Few expats owe taxes in Ecuador and there’s no double taxation, experts say

Mar 16, 2024 | 0 comments

By Garry Vatcher

An article posted on this site earlier in the week has stirred up a lot of questions about tax filing requirements in Ecuador. The article was based on the advice of a Cuenca accountant but, as many of us have learned, if you ask five professionals about any issue in Ecuador, you’re likely to get five different answers.

My staff and I met with accountants, lawyers and tax office (SRI) officials this week to come up with a consensus position on tax requirements that I believe to be correct. I present it here in simplified form.

Many countries, like the U.S. and Ecuador, require that you report world income annually to the tax authorities. Here in Ecuador, the tax authority is the Servicio de Rentas Internas, or SRI for short. In March of each year the tax return must be filed. In May there is also another return that has to be filed called the Declaration Patrimonial for those holding more than $220,000 in assets.

This reporting requirement is an attempt by the government to give them tools to crack down on those living in Ecuador who receive income but do not report it. This is in no way an attempt to target expats as most of them will not be required to pay taxes. Those who receive an Ecuadorian visa, are considered Ecuadorians, therefore the same reporting requirement apply. It is important to note that this is not a change in the law. It has always been the case but is not enforced.

Article 10 of the income tax act states that “Any natural person or company resident in Ecuador that obtains income abroad, which has been subject to tax in another State, must register this exempt income in its Income Tax return.” In other words, if your income is taxed in another country, you have to report it but it is not subject to Ecuadorian tax.

Only those who have been living in Ecuador for more than six months have to file this return.

There are basic exemptions allowed:

Personal Exemption                                             $11,722.00
Tercera edad exemption (over 65)                       $11,989.92
Personal Expenses deduction                             $   5,352.97

Total Personal Exemptions (for those over 65)   $29,064.89

There are also other exemptions for families, including for a spouse and children.

It is important to understand that you do not pay a double tax — in other words, if you pay tax in another country you are not taxed again in Ecuador on the same income. Many expats have U.S. Social Security income. Although you should report this as well as other retiree pensions, it is deducted from other income and not taxed.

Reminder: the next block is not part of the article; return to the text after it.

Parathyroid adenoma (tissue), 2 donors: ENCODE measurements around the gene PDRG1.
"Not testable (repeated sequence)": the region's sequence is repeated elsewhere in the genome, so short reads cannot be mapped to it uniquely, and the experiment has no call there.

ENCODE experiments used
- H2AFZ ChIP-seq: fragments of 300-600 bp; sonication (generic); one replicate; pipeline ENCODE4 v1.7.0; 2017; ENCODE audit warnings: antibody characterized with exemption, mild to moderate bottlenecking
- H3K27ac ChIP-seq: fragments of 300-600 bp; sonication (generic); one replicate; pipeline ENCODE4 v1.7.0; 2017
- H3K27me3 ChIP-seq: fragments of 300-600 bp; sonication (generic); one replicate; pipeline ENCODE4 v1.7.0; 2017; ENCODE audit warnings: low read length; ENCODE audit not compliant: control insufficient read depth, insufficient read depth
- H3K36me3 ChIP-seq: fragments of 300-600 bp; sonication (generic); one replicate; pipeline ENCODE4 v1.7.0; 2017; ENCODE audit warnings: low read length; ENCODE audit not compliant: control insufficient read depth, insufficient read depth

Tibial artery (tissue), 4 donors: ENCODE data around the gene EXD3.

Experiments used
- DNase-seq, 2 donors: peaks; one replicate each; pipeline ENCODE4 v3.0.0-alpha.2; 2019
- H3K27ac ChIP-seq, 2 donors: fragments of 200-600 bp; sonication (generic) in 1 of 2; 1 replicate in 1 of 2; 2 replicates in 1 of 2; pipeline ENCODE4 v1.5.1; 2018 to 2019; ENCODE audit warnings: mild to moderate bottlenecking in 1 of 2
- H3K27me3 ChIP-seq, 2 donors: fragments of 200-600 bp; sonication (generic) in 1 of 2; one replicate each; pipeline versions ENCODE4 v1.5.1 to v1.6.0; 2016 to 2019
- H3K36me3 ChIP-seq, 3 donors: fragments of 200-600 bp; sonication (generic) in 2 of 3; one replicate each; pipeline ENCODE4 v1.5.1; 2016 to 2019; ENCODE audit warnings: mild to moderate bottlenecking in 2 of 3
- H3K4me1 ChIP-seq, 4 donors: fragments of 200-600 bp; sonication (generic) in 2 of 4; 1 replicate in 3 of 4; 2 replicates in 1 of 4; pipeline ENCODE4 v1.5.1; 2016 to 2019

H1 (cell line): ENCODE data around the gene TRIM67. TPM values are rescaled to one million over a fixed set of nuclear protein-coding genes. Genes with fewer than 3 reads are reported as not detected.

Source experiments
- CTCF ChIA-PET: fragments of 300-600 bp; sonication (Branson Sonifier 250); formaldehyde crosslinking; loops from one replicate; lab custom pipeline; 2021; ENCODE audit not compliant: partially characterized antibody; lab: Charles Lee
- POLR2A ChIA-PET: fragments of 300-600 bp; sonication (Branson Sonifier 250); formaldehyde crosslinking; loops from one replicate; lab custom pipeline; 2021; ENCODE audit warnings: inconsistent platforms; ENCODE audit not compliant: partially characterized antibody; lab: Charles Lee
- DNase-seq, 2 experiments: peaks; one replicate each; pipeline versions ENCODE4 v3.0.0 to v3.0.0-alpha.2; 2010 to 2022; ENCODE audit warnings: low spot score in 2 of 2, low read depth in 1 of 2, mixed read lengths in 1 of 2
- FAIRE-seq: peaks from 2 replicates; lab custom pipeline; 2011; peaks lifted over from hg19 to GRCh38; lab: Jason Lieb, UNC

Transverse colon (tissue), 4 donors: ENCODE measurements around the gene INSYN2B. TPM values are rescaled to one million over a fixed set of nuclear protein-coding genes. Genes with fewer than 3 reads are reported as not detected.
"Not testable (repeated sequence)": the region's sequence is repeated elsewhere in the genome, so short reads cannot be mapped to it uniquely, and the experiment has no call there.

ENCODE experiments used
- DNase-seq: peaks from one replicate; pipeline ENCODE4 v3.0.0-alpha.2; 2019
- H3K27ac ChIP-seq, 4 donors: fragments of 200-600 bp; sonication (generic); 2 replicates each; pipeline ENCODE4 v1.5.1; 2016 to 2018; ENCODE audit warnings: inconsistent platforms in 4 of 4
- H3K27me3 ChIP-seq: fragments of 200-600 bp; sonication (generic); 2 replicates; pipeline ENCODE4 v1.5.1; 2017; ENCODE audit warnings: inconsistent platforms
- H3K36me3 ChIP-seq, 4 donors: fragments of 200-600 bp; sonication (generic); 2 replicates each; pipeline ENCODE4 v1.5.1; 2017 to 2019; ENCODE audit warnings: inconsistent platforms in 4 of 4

Each situation is unique; however, we do not believe Ecuadorian tax requirements will impact many expats. Only those who have substantial income in Ecuador or have foreign income that is not reported in another country will have to report and possibly pay taxes on it.

What do you need to do?
You need to register with the SRI office and receive a password to file your return. Expats who have an IVA refund filing already have an account and password and do not need to register again. Then you file your return.

We can do all of this for you at the Expat Services Center. We will take you to the SRI office and help you register if necessary. We will review your information and file it for you or give it to our accountant to file.

There is no charge to consult with us about your potential tax obligations. For us to file the return for you, there is a $40 charge for those who already use our IVA refund service or donate monthly to the Hogar de Esperanza Foundation, and $50 for those who do not.

The Expat Services Center is a service of Foundation Hogar de Esperanza. We provide a variety of supports, bill payments and other services to the expat community. To contact us, email Fernando at: services@hogaresperanza.org Tel/WhatsApp: 099-094-7611. We are located at Juan Montalvo 8-28 and Mariscal Sucre in the historic district.

To find out more about the work of Hogar de Esperanza or to support our work: https://hogaresperanza.org/en/donations/

Garry Vatcher is president and founder of Foundation Hogar de Esperanza. He has been coming to Ecuador since 1987 and permanently moved to Cuenca 10 years ago. The foundation provides emergency assistance to thousands of people each year. With his guidance, the foundation has forged alliances with some of Ecuador’s major institutions including hospitals, the National Police, Amazon communities, universities, and governments. The foundation has received numerous awards and recognition for its’ work from local and international bodies.


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